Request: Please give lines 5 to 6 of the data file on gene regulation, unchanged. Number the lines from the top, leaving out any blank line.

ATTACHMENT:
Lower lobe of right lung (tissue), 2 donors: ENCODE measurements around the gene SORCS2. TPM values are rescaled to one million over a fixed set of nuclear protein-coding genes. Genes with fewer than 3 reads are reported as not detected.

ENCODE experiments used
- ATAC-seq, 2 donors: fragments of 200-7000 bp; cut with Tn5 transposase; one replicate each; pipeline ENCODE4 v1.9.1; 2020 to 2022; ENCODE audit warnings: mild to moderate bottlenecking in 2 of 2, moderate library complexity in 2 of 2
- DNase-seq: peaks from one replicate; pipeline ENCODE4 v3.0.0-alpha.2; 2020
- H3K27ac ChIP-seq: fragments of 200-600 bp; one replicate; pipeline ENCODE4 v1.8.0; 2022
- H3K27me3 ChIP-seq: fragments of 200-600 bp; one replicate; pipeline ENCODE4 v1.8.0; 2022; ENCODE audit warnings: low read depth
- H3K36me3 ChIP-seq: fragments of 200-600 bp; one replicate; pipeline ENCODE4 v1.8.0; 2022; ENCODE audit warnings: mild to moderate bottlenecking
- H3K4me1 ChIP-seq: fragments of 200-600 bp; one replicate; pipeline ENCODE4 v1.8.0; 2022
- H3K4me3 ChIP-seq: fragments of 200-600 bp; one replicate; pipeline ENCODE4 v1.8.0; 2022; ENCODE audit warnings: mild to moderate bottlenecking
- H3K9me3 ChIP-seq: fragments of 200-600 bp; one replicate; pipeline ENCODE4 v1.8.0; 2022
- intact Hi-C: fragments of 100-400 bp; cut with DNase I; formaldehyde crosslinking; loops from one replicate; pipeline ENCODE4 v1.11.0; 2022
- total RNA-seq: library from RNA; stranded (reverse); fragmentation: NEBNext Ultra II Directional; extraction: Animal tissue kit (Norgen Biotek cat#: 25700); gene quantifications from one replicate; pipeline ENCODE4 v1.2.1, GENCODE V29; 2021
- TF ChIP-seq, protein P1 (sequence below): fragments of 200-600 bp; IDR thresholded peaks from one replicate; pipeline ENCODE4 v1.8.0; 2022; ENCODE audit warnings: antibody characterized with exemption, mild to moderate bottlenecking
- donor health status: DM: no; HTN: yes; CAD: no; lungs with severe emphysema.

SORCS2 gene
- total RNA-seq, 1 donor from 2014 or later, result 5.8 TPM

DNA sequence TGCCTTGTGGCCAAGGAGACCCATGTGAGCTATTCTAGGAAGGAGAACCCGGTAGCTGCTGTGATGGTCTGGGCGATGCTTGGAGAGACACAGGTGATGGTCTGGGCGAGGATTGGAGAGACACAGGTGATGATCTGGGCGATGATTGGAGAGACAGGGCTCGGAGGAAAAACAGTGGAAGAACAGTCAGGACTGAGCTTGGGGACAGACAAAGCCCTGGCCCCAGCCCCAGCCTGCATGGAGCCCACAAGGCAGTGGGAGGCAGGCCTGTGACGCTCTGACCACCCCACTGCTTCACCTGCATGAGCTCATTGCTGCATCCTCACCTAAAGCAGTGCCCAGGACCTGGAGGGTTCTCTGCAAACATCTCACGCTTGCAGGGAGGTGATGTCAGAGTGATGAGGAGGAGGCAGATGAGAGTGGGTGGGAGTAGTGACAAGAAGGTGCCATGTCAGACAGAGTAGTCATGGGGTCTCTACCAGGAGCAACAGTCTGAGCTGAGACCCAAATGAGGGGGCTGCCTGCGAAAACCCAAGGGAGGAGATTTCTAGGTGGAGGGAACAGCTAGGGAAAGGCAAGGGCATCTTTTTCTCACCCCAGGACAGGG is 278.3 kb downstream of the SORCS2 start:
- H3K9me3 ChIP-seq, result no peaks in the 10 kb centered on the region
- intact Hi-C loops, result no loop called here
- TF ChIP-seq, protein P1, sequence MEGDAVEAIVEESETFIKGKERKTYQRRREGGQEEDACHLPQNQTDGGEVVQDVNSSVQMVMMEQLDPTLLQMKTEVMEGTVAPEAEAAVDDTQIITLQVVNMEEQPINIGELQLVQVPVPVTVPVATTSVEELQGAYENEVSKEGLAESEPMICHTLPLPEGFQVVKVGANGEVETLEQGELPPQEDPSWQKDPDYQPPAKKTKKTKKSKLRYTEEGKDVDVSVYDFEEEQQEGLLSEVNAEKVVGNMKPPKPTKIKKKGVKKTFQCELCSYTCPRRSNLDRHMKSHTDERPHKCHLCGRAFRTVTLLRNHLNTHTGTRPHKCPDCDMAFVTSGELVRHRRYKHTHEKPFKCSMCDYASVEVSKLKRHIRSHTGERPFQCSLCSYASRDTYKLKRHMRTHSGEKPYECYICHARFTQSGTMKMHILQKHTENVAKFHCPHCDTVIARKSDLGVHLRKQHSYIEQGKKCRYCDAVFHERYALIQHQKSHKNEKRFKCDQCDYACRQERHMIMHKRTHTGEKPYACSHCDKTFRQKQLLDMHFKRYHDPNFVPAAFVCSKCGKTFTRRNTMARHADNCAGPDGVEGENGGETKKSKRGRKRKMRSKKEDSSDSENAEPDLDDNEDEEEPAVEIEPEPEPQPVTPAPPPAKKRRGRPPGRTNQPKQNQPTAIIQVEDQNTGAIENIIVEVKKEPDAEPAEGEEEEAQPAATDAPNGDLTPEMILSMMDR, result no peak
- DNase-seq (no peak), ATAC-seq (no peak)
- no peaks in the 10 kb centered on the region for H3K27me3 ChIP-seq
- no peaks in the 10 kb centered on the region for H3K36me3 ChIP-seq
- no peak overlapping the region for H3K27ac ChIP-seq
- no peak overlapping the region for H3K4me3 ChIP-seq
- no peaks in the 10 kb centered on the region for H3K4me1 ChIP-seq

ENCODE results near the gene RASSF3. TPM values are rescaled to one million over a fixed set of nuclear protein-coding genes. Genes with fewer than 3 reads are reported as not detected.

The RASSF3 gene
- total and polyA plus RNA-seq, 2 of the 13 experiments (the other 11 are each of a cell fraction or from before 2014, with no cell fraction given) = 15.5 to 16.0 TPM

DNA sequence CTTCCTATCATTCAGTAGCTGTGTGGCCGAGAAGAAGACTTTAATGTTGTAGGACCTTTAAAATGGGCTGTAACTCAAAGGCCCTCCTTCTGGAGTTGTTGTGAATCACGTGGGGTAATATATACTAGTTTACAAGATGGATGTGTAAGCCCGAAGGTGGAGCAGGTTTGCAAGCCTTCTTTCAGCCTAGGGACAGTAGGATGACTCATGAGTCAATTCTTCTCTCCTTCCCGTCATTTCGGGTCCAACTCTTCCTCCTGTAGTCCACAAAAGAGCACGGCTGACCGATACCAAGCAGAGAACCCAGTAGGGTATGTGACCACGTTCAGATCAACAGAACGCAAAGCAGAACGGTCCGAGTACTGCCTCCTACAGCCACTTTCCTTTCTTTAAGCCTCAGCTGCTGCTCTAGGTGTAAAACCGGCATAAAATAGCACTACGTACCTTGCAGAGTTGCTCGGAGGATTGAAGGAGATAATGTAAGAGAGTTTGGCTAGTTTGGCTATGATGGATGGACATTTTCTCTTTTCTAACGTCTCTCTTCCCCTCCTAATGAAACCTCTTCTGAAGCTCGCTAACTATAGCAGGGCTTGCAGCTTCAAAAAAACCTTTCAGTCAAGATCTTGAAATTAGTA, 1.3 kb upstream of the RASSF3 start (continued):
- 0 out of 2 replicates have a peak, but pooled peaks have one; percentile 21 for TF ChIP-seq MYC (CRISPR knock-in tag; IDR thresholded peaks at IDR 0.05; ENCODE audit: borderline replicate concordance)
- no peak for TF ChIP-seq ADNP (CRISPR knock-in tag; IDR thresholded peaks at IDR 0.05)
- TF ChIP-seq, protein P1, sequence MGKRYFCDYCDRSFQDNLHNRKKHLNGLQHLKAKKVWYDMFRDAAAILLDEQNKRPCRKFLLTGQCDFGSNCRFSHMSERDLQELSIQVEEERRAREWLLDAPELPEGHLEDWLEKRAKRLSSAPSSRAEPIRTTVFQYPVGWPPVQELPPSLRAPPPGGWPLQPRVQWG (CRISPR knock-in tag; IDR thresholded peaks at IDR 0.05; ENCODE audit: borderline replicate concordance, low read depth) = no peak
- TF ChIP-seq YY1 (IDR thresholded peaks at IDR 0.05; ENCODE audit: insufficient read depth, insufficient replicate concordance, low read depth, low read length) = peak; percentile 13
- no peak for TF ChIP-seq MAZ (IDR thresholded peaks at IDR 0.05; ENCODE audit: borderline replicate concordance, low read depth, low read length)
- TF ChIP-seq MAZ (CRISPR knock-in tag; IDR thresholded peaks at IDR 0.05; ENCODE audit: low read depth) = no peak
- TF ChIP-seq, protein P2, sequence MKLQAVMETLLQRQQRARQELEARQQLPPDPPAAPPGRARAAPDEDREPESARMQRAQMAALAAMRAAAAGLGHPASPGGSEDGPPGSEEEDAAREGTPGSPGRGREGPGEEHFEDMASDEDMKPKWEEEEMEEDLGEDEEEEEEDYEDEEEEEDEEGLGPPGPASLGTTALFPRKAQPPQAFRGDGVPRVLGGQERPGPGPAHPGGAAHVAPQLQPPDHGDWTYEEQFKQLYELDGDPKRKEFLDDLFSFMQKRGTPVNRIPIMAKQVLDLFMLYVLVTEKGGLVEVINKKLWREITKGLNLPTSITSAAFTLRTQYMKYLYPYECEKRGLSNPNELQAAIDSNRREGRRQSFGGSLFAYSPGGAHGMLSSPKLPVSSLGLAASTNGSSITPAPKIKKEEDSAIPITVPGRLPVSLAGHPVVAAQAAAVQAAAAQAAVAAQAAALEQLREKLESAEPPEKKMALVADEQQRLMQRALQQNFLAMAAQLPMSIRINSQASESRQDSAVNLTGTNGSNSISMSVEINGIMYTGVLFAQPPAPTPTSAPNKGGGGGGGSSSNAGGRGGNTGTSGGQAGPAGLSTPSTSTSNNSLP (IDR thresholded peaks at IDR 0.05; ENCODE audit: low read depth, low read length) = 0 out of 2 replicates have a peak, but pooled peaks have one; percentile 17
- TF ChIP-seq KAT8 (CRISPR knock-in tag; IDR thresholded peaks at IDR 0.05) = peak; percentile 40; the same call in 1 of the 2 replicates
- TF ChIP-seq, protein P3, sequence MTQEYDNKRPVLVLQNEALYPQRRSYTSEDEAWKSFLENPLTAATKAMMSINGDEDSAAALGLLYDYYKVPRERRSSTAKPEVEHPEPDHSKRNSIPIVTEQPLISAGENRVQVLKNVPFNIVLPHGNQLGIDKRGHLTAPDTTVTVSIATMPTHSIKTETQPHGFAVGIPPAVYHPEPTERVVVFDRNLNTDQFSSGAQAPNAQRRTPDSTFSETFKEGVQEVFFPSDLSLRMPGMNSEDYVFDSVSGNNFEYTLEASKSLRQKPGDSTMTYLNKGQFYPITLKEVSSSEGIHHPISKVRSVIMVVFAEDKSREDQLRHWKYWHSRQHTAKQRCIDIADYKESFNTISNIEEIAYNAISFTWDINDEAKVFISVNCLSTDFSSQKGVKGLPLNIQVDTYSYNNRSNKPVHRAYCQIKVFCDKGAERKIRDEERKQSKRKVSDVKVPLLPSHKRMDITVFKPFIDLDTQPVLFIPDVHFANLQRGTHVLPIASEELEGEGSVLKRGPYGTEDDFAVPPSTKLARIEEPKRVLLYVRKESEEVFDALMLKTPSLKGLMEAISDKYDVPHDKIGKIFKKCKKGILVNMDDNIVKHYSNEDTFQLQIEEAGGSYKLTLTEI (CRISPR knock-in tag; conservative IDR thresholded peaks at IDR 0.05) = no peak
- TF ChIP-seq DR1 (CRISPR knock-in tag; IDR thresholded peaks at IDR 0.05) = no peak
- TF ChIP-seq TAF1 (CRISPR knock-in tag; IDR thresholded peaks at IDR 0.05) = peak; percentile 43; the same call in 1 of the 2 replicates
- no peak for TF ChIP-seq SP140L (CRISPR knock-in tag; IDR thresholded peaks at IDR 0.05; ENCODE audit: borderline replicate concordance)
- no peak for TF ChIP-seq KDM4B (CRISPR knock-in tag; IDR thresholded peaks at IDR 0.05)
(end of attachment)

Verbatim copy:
- H3K27ac ChIP-seq: fragments of 200-600 bp; one replicate; pipeline ENCODE4 v1.8.0; 2022
- H3K27me3 ChIP-seq: fragments of 200-600 bp; one replicate; pipeline ENCODE4 v1.8.0; 2022; ENCODE audit warnings: low read depth